There are a couple more tertiary characters I have to introduce before I tell you the next part of the story but in the movie of my life they would be played by “under fives” (screenwriting term for characters with less than five lines). One was Mims, an affable and handsome young man with shaggy brown hair and those kind of brown eyes that I love– the ones so dark you can’t tell where the pupil stops and the iris starts. He was athletic and cool and didn’t mind my tagging along on mountain bike rides. One of the things I admired most about him was that when he walked along beside his bicycle, he could guide it by using only one finger underneath the back of the seat. I couldn’t have been more impressed if he walked on water. Into my dismal existence, he was a ray of sunshine. To call him handsome doesn’t really do him justice as I found him to be beautiful. It was a weird mixture of hero worship and desire– not so much that I wanted to have him (he was straight and even if he weren’t, why would anyone like him ever want anyone like me?) but that I wanted to be him. To me, Mims represented everything that I wasn’t. Mims was a real man.

The other “under five” character is Gay Man in Doorway. He doesn’t rate a name because to give him one would belie the disdain I had for him. He was every single thing found in the most negative stereotypes of gay men. When he opened his mouth, it was like a malodorous flood of effeminate bitterness filled the room. The world had hurt him and he was going to make sure he dumped it right back out into the world. He hissed and lisped his bitchy diatribe so constantly that I literally developed a visceral reaction to his presence. He was the anti-Mims and in the same way Mims represented everything to me that I felt that I was not but so earnestly wanted  to be, Gay Man in Doorway represented every loathsome thing I was desperately afraid that I was. He mirrored for me the parts of myself that I found most disgusting. His flaming affect on top of the kindling of my homophobia created a inferno of contempt  that I could barely contain. He was friends with Bonnie so I really was in no position to make him go away. When he showed up, I usually just retreated to the bedroom.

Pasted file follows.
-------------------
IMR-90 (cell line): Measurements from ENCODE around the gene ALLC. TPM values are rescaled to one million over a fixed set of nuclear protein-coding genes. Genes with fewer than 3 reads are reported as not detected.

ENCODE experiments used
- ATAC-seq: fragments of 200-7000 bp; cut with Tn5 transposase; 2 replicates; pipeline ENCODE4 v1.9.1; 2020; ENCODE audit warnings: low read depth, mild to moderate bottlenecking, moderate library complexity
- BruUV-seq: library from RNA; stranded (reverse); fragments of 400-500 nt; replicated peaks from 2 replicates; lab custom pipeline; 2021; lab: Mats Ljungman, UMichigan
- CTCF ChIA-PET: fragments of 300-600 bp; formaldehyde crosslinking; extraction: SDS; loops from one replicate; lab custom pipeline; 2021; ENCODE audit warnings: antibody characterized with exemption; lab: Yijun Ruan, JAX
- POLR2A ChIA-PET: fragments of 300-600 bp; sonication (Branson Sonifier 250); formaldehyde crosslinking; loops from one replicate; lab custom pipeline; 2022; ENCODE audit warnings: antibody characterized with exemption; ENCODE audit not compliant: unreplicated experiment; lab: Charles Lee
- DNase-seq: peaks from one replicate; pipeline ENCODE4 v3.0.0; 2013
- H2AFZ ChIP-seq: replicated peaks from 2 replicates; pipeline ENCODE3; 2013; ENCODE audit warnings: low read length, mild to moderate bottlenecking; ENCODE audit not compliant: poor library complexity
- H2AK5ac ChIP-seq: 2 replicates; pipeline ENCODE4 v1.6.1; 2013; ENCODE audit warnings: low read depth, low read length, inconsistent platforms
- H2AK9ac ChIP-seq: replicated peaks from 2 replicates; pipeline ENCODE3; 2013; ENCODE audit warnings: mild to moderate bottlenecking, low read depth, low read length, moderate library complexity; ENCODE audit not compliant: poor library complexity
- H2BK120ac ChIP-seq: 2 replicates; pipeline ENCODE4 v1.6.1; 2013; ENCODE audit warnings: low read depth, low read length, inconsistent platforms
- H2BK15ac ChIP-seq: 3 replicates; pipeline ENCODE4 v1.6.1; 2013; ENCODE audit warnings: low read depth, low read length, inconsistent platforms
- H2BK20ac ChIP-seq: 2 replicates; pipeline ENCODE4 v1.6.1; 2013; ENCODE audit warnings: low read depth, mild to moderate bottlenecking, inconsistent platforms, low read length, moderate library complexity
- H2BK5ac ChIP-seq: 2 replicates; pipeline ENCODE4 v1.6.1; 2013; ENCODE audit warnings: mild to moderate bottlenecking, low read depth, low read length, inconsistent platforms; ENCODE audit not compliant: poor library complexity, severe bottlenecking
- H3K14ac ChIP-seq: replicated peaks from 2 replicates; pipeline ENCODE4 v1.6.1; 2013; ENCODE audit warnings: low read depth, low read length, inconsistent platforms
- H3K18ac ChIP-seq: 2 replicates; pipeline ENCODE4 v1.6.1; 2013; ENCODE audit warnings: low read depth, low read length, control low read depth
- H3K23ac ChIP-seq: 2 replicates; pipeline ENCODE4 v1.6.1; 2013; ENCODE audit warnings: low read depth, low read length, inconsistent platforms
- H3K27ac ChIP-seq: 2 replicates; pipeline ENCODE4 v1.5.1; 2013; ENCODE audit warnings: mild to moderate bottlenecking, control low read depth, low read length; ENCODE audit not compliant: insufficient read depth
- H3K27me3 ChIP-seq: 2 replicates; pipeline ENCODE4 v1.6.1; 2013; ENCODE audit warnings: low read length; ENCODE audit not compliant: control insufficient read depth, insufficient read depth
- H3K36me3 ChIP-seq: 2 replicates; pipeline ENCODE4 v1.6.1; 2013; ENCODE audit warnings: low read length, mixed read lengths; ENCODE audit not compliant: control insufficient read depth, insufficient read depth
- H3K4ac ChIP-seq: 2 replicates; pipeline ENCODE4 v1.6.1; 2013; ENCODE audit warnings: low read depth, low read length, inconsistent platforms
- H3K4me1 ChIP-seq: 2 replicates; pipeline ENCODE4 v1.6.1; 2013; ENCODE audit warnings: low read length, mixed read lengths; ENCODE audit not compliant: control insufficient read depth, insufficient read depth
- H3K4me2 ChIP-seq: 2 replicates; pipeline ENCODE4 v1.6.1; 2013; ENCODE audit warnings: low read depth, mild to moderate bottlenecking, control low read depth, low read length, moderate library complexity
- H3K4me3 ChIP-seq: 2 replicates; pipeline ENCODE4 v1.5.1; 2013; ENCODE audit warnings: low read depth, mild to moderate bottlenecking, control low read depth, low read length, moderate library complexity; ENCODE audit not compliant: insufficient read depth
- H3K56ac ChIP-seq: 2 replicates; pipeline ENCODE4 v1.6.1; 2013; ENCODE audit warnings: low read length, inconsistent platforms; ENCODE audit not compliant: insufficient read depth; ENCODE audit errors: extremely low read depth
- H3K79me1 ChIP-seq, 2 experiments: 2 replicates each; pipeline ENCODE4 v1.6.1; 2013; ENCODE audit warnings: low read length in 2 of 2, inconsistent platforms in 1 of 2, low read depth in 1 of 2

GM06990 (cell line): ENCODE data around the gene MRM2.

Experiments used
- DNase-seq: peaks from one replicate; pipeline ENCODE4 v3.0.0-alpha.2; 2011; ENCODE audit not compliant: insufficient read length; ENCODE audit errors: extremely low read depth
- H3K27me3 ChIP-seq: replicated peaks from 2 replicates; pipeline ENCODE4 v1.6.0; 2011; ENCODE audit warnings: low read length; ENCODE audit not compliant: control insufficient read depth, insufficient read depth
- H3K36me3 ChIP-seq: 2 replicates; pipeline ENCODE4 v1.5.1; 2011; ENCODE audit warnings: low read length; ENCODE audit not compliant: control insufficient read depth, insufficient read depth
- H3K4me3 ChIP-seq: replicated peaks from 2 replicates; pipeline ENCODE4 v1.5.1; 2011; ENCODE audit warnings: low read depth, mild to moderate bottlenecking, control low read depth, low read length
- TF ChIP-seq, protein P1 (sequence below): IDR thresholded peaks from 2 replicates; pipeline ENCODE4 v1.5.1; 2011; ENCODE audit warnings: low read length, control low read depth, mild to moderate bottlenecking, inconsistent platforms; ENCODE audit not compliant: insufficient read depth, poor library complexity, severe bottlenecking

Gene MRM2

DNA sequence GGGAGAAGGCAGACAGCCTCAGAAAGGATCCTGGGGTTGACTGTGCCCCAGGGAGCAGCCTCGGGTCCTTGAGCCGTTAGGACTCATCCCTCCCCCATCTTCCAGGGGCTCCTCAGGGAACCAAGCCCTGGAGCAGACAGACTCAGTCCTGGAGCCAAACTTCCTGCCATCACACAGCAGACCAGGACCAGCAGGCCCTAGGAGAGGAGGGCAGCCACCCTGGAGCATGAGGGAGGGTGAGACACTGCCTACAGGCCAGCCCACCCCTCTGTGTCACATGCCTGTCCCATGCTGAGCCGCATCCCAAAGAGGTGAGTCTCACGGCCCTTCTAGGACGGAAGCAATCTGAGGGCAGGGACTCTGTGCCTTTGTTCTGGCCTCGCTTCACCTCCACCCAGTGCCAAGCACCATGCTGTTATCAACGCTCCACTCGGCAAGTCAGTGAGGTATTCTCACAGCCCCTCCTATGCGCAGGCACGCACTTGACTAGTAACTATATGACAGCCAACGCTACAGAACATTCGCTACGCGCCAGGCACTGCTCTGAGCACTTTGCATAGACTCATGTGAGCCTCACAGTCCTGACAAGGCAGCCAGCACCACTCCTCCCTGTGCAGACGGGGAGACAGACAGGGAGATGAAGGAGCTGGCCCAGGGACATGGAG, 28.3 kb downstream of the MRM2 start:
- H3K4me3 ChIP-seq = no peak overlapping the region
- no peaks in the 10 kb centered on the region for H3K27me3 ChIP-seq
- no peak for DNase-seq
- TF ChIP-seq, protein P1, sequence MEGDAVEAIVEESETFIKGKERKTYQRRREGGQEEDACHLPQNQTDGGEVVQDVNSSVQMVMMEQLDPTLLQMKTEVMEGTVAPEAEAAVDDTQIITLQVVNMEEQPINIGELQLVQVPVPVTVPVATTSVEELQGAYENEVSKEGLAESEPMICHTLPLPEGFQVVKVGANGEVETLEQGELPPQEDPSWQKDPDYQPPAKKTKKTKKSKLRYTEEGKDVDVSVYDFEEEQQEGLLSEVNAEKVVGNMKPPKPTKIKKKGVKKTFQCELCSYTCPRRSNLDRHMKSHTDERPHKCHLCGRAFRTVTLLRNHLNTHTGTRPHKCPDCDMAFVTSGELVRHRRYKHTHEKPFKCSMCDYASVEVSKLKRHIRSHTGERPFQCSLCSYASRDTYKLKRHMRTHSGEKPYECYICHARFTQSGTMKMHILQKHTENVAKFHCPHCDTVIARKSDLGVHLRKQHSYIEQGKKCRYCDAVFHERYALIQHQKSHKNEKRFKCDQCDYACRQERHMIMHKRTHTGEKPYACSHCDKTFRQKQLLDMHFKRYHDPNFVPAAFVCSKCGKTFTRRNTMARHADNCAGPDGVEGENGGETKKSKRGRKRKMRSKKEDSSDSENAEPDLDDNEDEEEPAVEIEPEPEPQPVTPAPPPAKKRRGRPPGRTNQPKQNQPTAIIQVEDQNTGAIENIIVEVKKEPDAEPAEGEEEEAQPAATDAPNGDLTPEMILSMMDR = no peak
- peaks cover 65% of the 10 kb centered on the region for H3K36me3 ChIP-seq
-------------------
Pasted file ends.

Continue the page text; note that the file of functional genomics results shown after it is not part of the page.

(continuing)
People, like the dogs, seemed to just pass through this place. Both Mims and Gay Man in Doorway made appearances on one particular day, a day that would prove to be a very important day in my life. I was the day I decided to die. The day I had thought would be my last.

The next part of the story is bloody and scary and not for the faint of heart. Some of you have hung in there with me every day since September 1 and I appreciate it. I’ll understand if you skip tomorrow. I wouldn’t hold it against you. For those who are wiling to hang tough…

I’ll see y’all tomorrow.